Grape Valley is a valley located on the western slopes of the Flaming Mountains. In ancient times, grapes were introduced to the central plains from the Western Regions along the Silk Road. Turpan, once an important strategic place on the Silk Road, has had 2,000 years of history of grape cultivation. Turpan has a perfect environment to grow grapes. The grapes here have never suffered from plant diseases or pests, so no chemicals or pesticides are applied. Once in history Turpan achieved an output of over 8,800 pounds of seedless white grapes per train cart. Tourists can take a donkey to pull a cart to visit the Grape Valley. They can even enjoy the local minority songs and dances.
Aydingkol Lake contains a high concentration of salt crystals. The lake surface is 505 feet below sea level and it is the lowest lake in China, the second lowest in the world. The water in Aydingkol Lake comes from melting ice and snow on the surrounding mountains and plains. In summer the high temperatures cause the lake water to evaporate quickly and only the southwestern part of the lake is covered with shallow water.
Kashi is situated southwest of Xinjiang. Its downtown sits on the Kashgar delta. It is the political, economic, and cultural center of the Kashi region. It covers 37 square miles and has a population of 250,000. Kashi was a fundamental town along the Silk Road because it rests at the junction of the southern and northern routes. The northern route of the ancient Silk Road ran west from Kashi across the Pamirs into ancient India in the south or west to Yuezhi, Persia and other countries.
The people of Kashi are good at handicrafts, in addition to being famous for their folk songs and dances. Main scenic spots include the Tomb of Apak Roja and the big bazaar.
Bazaar means a fair or market. Kashi is the biggest collecting and distributing center in the region. The big bazaar is an attractive place, garden-like and comprehensive. The Big Bazaar of Kashi lies in the eastern bank of the Tuman River at the northeastern corner of the city. It is the biggest market in the city. It is also known as the "Mid-Asia Goods Fair". There are 5,000 stalls in the bazaar and the goods come from inland China, the Commonwealth of Independent States, Pakistan and West Asia. Everything a person needs can be found there, from oxen, horses and camels to needles, threads and buttons.
The Tomb of Apak Hoja
The Tomb of Apak Hoja is located at Ezret Village, 3.1 miles northeast of the city. It was built in 1640 and is the tomb of Apak Hoja and his family members, the largest Islamic mausoleum in China. Apak Hoja was the king of the Hoja State of Kashgar. The tomb is composed of gate towers, large and small mosques, scripture halls, and main tomb chambers. High trees also surround the tomb, providing it with a quiet and beautiful environment.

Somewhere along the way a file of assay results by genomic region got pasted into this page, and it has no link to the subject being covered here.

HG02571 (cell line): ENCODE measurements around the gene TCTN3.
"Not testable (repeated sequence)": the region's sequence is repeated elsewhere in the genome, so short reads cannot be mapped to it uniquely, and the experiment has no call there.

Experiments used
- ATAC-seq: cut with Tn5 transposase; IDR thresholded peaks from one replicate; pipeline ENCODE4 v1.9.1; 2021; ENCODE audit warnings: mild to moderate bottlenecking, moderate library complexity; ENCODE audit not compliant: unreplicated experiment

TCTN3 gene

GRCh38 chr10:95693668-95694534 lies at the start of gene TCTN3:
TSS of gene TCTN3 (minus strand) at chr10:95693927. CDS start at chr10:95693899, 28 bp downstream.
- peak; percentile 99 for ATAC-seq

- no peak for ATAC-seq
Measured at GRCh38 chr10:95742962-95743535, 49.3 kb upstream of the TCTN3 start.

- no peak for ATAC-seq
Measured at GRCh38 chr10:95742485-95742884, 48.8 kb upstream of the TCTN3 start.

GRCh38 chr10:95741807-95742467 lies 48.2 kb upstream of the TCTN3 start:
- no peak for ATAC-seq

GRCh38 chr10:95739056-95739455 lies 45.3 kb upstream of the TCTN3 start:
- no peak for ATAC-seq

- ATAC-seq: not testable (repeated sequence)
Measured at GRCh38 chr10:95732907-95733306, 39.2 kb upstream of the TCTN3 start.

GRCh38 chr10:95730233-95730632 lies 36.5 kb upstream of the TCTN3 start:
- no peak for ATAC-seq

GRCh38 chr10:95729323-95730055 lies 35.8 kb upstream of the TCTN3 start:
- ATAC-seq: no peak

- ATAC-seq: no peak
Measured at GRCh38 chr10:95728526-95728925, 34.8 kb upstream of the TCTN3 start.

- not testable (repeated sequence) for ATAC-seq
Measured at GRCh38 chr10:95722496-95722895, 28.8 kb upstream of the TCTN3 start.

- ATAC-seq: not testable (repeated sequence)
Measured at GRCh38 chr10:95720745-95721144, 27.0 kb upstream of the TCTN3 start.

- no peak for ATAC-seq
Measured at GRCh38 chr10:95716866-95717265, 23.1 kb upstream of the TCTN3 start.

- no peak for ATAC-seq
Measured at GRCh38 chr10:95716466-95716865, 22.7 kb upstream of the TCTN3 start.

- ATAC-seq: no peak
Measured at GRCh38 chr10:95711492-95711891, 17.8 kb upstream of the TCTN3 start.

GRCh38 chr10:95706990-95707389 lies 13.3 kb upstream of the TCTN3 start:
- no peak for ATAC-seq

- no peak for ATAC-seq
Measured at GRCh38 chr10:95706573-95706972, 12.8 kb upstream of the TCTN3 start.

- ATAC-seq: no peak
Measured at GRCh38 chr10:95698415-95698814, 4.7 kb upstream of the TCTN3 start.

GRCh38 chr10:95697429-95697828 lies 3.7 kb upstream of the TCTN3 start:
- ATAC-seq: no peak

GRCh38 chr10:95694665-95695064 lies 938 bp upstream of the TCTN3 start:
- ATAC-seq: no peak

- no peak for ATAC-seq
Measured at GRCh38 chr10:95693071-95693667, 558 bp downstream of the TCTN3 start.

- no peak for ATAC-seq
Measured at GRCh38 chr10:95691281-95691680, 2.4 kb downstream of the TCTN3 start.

This was an important strategic place on the Silk Road, also known as Kunwu in ancient times. Hami is the eastern gate of Xinjiang and a convenient transport point. The Lanzhou-Xinjiang Railway and Highway run through it and buses also stop at all the counties.
Hami King's Mausoleum
Situated in Shazaojing, Huicheng, a western suburb of the city, the Hami King's Mausoleum is the largest mosque in the area. The mausoleum is covered with green glazed and white patterned tiles. The vault is majestic and decorated with colorful paintings. Opposite the mausoleum is another large mosque, the ceiling of which is supported by 108 carved wooden pillars and the inside walls are painted with flower patterns with extracts from the Koran.
Korla is located 292 miles from Urumqi and is a center of transportation from the Southern Region to Urumqi and inland. People can take a flight or drive through the Taklimakan, the world's second largest desert, to get onto the south route of the Silk Road. Main scenic spots include The Ruins of the Ancient City of Loulan, the Wonder of Yadan, and the Bayanbulak Nature Reserve.
The Ruins of the Ancient City of Loulan
Loulan was one of the 36 states of the Western Regions in the Han Dynasty and is at the eastern end of Tarim Basin, hub of the ancient Silk Road. The Ancient City of Loulan was the capital of the State of Loulan, and later became the administrative office of the Viceroy of the Western Regions in the Wei,
Jin and former Liang dynasties.
It was the only way from the central plains to the southern route of the Western Regions during the Han Dynasty, and played a very important role in cultural exchanges between East and West.
Hotan was once known as the State of Yutian. It is an important city in southern Xinjiang and was once the major transport center of the southern route of the Silk Road. It is 22 miles east of Zam Grottoes, a scenic spot related to the Silk Road, and 12.4 miles south of the Ruins of Rawak.
Since long ago, Hotan has been rich in jade. In history, the king of the State of Yutian always chose jade to pay tribute to the rulers in the inland. The major deposits of Hotan jade are tucked away deep in the lofty Kunlun Mountains. It was made inaccessible to the public in the past. Previously people had to search for the lumps of rough jade, which were carried down by summer torrents to the foot of mountains or to the adjacent plains. It became a custom to look for precious stones on flood land.
Kuqa is located in the central part of Xinjiang Uygur Autonomous Region, in the middle of the northern section of Tarim Basin. It is a famous city on the Silk Road and was the center of Buddhism in the Western Regions after the Northern and Southern Dynasties. During the Tang Dynasty, it was a thriving city at the peak of its cultural development. Now Kuqa is the home of 340,000 people of the Uygur, Han and Hui minorities.
It was built on a high terrace in the county town of Kuqa during the Qing Dynasty. It is composed of a main tower, halls, unknown tombs, scripture learning rooms and religious buildings. Each room is divided by some partition boards. The skylight was shaped like a tent. The main tower is 65 feet high and the temple maintains the grand and imposing style of Uygur architecture.
Kizilgah Beacon Tower
Kizilgish Beacon Tower stands at the side of the highway 6.2 miles west of Kuqa. It is an imposing, deserted structure 50 feet high.